Recently the Council released the necessary changes to the Tasman Resource Management Plan (TRMP) as our part in the multilayer approach to the issue of managing water on the Waimea plains. The other side of the cooperative solution is the Waimea Dam (previously called the Lee Valley Dam) proposed by the Waimea Water Augmentation Committee (WWAC). While this solution has a number of compelling benefits there is a great deal of information and discussion to be had before the Council is able to, and makes, a final decision to inform the Long Term Plan review in 2015. The Council will need to consult with our community on the funding model for the dam. Key to this will be a new economic benefit analysis. Managed by the Nelson Tasman EDA, it will review and build upon the last piece of work done in 2009 to ensure the dam provides sustainable economic benefit well beyond its investment. Following the recent change to the TRMP we now understand the area’s water management regime without an augmentation solution, WWAC has provided a decade’s worth of information and we are now getting to the stage where we will begin to have serious discussions with the community prior to the Long Term Plan. Watch this space.

Mayor Richard Kempthorne

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Flood Modelling Completed

Brightwater and Wakefield are located beside the Wai-iti and Wairoa Rivers and amongst several smaller streams, such as the Pitfure. The Council has received the results of investigations into flood modelling that enable it to better understand the flood hazard in these two urban areas and surrounding rural land.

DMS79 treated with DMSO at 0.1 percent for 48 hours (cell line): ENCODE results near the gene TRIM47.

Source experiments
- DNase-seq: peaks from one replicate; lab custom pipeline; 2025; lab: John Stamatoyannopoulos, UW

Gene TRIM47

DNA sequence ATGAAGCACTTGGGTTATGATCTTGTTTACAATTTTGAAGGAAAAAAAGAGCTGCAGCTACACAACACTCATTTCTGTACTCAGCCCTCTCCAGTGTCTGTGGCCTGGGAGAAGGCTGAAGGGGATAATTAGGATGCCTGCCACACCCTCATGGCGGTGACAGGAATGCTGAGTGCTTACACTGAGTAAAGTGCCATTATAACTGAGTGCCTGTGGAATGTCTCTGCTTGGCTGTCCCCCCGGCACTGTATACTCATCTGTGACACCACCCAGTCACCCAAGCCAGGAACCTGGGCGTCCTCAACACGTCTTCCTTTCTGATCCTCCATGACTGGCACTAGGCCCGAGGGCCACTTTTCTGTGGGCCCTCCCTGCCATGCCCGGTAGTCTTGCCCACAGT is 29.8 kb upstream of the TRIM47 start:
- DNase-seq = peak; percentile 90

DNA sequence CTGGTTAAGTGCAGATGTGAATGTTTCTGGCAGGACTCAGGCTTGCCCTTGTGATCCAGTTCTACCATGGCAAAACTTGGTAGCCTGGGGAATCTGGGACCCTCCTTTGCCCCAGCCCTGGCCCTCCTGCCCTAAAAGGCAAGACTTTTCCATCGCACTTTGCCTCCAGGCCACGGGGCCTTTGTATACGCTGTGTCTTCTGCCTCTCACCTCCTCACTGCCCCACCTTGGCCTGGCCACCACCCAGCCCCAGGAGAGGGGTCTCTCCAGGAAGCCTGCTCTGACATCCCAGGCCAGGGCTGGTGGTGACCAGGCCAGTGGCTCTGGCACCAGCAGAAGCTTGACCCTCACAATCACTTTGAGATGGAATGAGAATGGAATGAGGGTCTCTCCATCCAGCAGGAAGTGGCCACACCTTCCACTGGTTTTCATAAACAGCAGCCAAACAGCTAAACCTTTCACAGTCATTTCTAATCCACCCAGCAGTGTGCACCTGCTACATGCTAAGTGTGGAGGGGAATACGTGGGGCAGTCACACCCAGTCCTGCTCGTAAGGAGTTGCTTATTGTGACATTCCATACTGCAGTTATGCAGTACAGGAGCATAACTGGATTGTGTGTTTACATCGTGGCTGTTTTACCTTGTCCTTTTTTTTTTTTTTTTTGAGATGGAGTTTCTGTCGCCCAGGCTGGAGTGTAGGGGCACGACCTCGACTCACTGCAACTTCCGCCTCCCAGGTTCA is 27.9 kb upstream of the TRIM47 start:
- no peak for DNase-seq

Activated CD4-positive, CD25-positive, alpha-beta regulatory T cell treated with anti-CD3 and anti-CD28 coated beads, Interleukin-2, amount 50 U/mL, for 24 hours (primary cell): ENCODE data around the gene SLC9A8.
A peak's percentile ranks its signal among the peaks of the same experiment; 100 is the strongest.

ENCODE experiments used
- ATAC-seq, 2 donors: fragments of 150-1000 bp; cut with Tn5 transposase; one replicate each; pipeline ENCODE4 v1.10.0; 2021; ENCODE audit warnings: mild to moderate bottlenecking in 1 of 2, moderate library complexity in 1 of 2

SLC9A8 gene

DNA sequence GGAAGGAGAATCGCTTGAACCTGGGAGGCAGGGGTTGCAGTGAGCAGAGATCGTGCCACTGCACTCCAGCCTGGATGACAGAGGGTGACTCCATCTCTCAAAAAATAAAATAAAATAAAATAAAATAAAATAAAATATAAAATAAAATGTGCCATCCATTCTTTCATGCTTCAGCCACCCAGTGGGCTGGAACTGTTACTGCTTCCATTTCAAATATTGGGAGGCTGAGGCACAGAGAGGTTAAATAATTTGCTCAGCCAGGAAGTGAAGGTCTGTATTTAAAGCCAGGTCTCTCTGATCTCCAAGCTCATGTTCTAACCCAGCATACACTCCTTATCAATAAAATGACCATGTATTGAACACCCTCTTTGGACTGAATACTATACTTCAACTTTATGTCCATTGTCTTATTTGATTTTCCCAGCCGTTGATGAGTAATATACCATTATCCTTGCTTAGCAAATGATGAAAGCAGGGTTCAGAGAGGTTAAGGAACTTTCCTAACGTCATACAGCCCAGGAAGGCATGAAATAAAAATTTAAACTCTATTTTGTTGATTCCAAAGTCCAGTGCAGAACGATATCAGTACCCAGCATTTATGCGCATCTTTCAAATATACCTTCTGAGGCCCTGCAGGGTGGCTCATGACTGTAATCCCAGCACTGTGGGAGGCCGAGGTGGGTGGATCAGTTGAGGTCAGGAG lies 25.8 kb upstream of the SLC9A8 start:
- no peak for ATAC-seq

The results show the majority of the two urban areas are not likely to be affected by large flood events, however some urban and rural areas are affected by floodwaters from the main rivers and smaller streams.

The new information will be used to inform the Council’s infrastructure and regulatory activities. It will also be used in the upcoming strategic development reviews being undertaken, which are looking at future development for both townships.

“The modelling has not changed the flood risk, but gives us another tool in understanding how flood waters might affect existing and future development. It has already been used to inform the design of new developments to help provide a better level of flood protection in the future.” says Tasman District Council’s Resource Scientist Glenn Stevens.

Two public information sessions on the results of the flood modelling were held recently so that the local communities could learn about the results and ask questions of Council staff.

Further information on the flood modelling, including the summary report, is available at

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Council Welcomes Flood Recovery Aid

Tasman District Council has received $317,000 from the Government to help pay for the damage recovery costs that came from the devastating December 2011 floods.

“Between this and the New Zealand Transport Agency we have received a huge contribution to help the District recover,” said Mayor Richard Kempthorne. “Every bit that the Government puts in through civil defence and the Transport Agency is ratepayer money that doesn’t need to be raised, so it is a tremendous help.”

Civil Defence Minister Nikki Kaye who, along with Nelson MP Nick Smith, delivered the news said the financial support would relieve pressure on ratepayers.